The Federal Motor Carrier Safety Administration is in the process of developing/rolling out new technologies to help enhance trucking safety and keep Americans safer. As expected, these technological developments are the kind that make Indiana truck accident attorneys very happy.
First, the agency is in the process of finalizing technological devices that can help prevent rear-ender tractor-trailer accidents. These accidents kill 165 people in the country every year, and injure more than 1,600 more. The agency is considering lighting systems that will alert approaching motorists to the tractor-trailer.
One system involves the presence of two sets of six LED lights each that will be activated when a radar device detects a vehicle getting too close to the back of the truck. When the lights are activated, it alerts the motorist to the rig, thereby preventing an accident. The agency is also considering other lighting configurations that will alert motorists to the back of the truck, but for now, this system seems to be the most promising. The FMCSA hopes to begin field operational testing of the system by the end of 2010.
The second major technological development the FMCSA is in the process of finalizing, is an online system to prevent Commercial Driver’s License fraud. This continues to be a major problem across the country. In fact, the incidence of serious licensing fraud has been a concern during the recession, with fly-by-night truck driver training schools cropping up across the country, and luring unemployed Americans to the prospect of quick and easy CDL’s.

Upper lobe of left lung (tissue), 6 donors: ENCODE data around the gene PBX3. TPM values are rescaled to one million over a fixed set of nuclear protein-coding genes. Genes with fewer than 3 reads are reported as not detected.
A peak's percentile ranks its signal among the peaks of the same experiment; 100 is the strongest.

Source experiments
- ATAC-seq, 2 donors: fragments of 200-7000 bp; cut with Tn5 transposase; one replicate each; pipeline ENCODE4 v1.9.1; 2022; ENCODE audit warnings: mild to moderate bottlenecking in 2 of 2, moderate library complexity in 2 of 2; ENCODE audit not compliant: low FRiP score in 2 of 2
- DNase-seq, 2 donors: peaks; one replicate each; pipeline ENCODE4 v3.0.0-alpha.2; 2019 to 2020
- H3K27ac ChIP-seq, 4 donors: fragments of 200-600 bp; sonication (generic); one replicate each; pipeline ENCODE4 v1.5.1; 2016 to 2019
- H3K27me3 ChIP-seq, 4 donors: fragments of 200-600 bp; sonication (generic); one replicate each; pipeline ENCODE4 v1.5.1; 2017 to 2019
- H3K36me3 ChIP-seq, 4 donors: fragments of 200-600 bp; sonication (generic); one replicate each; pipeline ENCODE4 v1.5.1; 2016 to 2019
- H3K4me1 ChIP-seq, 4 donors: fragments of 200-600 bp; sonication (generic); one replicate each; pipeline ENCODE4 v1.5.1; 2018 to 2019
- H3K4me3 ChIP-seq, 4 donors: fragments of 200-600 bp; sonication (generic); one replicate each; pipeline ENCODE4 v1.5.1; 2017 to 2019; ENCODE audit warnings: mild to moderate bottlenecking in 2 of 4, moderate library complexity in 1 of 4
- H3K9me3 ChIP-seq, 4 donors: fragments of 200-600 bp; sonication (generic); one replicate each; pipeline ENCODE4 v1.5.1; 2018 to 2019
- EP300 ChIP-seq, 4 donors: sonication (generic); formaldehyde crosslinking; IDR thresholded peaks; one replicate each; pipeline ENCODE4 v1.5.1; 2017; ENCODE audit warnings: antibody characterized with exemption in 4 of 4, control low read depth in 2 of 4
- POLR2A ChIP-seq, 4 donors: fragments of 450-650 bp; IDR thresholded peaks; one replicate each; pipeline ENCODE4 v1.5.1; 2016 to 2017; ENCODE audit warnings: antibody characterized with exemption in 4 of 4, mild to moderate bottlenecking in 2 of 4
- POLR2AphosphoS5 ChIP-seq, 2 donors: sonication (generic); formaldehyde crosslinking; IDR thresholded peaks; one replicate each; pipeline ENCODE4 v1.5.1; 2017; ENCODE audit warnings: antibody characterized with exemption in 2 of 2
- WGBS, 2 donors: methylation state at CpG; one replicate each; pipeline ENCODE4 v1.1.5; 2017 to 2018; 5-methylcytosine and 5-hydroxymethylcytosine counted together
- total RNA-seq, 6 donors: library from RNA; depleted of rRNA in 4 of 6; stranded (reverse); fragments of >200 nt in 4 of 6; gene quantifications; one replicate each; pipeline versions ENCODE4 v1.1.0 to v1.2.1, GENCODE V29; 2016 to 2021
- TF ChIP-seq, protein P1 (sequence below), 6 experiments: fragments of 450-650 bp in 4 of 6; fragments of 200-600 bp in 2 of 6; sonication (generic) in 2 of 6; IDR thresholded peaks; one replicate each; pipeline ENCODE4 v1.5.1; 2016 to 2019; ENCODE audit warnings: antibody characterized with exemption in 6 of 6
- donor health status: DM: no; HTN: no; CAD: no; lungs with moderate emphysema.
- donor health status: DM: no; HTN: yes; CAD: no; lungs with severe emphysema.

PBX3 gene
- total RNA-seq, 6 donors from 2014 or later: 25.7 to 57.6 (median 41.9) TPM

There is no such thing as a quick and easy CDL. The FMCSA realizes this, and has developed a system through which all CDL testing will be conducted. All results are computerized, and there are checks on testing variations. A single examiner conducting an abnormally high number of tests in a single day, for instance, could suggest fraud. The system will be wired to catch such instances.
These are two more of the steps the FMCSA is taking to keep both truck drivers and motorists safer, and as the year progresses, we hope to see more such developments.